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By Kristen Shirley | April 30 2020
Looking to spice up your self-isolation routine and learn more about wine? Many wineries are now offering virtual wine tastings, bringing vineyard experience into your home. Once you pick the wine do you want to try and place an order, the winery will ship the wines directly to your doorstep. You can do the wine tasting with people in your home, or you can gather a virtual group and everyone can order the same bottles — it’s a great way to spice up your regular Zoom happy hour. We tried two virtual tastings and are here to tell you how it all works.
First, pick your wines! Most vineyards will have a suggested range that you can order from. If you want to do special vertical tastings, they can arrange for that as well. Once you receive the wine, there will be instructions on how soon before the tasting you should open them, so the wine has time to breathe, if necessary. You don’t want to waste your time with the winemaker opening bottles, so be sure to do everything except sparkling wine ahead of time.
Next, it’s time to taste the wine. If possible, be sure that you have enough wine glasses so each person has one glass per wine, so that you can come back to different wines and see how they compare to the others. If you are in a small group and you don’t want to open all of the wines, I recommend Coravin or other wine-saving techniques. If you’re opening sparkling wines, you need several high-quality champagne stoppers on hand, or you might only want to open two bottles and save the others for a later date; the winemaker can still go through the bottles you don’t open. When the time comes, open your Zoom link and get ready to taste some fabulous wine. We did two virtual tastings: one with Hamel Family Wines in Sonoma Valley, California, and one with Antica Terra in Willamette Valley, Oregon. Read below to see how each one went.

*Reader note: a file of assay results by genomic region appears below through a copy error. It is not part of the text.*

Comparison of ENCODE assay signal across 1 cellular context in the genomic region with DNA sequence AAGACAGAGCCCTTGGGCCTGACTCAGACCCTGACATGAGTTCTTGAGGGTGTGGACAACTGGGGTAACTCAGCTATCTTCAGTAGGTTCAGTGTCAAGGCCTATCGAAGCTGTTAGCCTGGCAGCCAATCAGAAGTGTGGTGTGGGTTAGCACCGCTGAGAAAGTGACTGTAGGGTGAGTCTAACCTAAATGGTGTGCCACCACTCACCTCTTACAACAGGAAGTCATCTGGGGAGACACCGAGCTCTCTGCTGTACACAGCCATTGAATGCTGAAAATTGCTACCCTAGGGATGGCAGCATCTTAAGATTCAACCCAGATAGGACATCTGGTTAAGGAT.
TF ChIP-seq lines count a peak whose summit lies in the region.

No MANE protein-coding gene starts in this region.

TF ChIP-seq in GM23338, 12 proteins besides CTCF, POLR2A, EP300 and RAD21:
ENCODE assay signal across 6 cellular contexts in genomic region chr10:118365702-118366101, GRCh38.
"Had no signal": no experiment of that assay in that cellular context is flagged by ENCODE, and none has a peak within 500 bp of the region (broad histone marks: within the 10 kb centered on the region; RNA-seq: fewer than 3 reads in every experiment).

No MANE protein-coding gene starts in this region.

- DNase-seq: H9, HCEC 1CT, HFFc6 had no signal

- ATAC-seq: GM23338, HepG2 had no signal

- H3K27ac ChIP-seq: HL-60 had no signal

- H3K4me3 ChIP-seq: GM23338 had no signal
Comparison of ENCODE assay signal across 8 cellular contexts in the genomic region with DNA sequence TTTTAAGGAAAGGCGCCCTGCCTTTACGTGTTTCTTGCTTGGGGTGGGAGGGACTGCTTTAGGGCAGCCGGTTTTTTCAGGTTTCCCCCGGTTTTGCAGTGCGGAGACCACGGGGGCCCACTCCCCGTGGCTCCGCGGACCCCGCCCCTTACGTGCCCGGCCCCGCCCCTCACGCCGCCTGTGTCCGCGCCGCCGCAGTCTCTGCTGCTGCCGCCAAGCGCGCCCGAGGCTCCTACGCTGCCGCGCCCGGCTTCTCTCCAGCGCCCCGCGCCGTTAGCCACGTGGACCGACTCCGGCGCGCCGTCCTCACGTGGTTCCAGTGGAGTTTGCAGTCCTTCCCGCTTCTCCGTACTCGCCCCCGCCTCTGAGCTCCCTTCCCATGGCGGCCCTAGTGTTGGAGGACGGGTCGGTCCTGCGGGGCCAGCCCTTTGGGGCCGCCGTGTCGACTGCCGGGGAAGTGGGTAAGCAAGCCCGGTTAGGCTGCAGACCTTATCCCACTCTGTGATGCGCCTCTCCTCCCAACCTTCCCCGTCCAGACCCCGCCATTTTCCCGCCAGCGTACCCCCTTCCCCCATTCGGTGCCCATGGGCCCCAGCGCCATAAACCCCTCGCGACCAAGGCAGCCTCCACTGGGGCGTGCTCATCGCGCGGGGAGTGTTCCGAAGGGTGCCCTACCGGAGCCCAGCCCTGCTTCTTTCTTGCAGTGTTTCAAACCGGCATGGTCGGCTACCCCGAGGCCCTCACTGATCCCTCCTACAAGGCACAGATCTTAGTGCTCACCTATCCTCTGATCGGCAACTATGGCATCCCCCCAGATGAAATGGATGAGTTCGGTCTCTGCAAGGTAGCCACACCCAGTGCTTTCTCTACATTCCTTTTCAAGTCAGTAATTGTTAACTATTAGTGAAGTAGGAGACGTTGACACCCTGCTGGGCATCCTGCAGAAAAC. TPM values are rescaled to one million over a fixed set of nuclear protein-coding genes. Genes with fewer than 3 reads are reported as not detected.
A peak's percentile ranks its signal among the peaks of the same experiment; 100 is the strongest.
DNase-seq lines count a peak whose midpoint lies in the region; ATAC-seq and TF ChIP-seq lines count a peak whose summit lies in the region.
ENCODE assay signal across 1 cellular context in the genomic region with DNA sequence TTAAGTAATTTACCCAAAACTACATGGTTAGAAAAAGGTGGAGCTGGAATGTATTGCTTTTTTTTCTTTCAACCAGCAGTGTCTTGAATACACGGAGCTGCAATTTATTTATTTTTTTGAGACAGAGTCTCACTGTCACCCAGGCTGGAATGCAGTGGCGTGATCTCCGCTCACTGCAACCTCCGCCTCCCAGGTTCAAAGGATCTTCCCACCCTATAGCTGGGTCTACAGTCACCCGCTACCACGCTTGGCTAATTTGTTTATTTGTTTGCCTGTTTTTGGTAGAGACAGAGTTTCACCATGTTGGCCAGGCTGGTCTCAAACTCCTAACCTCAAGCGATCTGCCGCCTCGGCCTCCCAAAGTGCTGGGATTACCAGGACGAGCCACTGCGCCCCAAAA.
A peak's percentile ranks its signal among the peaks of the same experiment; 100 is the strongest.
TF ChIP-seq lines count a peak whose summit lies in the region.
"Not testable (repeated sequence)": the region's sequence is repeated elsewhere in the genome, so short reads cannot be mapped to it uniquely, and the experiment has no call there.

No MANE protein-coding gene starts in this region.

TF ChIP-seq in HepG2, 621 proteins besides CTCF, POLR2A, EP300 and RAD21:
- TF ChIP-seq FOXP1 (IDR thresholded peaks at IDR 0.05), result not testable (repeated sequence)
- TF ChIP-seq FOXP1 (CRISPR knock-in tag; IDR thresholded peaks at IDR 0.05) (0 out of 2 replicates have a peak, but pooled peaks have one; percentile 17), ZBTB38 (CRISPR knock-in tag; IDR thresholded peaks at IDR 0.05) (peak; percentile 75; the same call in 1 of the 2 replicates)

Hamel Family Wines was started by Pamela and George Hamel in 2006, and today they run the winery with their family. In a charming touch, the wine labels feature a badger, because three generations of their family have graduated from University of Wisconsin. You can expect plenty of Midwestern hospitality, even through a virtual wine tasting. I tried the 2016 Isthmus (rhymes with Christmas), a smooth blend of Cabernet Sauvignon, Cabernet Franc and Merlot; a surprising good Zinfandel from 2017 that will change your opinion of the varietal; the family’s namesake wine, the 100% Cabernet Sauvignon 2105 Hamel Family Ranch; and a very fresh 2018 Sauvignon Blanc. They recommend aging some of these wines for many years for them to properly develop, so if you use a Coravin, you’ll be able to store them after the tasting and revisit them years later. In addition to the wines, Hamel includes the recipe for its world-famous popcorn.
Antica Terra is a beautiful winery run by an enigmatic winemaker, Maggie Harrison. Harrison tells me that she is taking the closure as a way to reimagine parts of her business, and she’s finding it really wonderful to connect with so many people through virtual wine tastings. It’s known for exceptional Pinot Noir, which thrives in Oregon’s cooler climate, and doing the tastings is quite interesting as you can really see the range when doing a side-by-side tasting of the different Pinot Noirs, like delicate Ceras and lush Botanica. Antica Terra is also hosting blind blending seminars and nationwide blending competitions, as well as conversations with its renowned chef Timothy Wastell. Be sure to check out its Instagram, as it is selling special wines to benefit Covid-19 relief funds.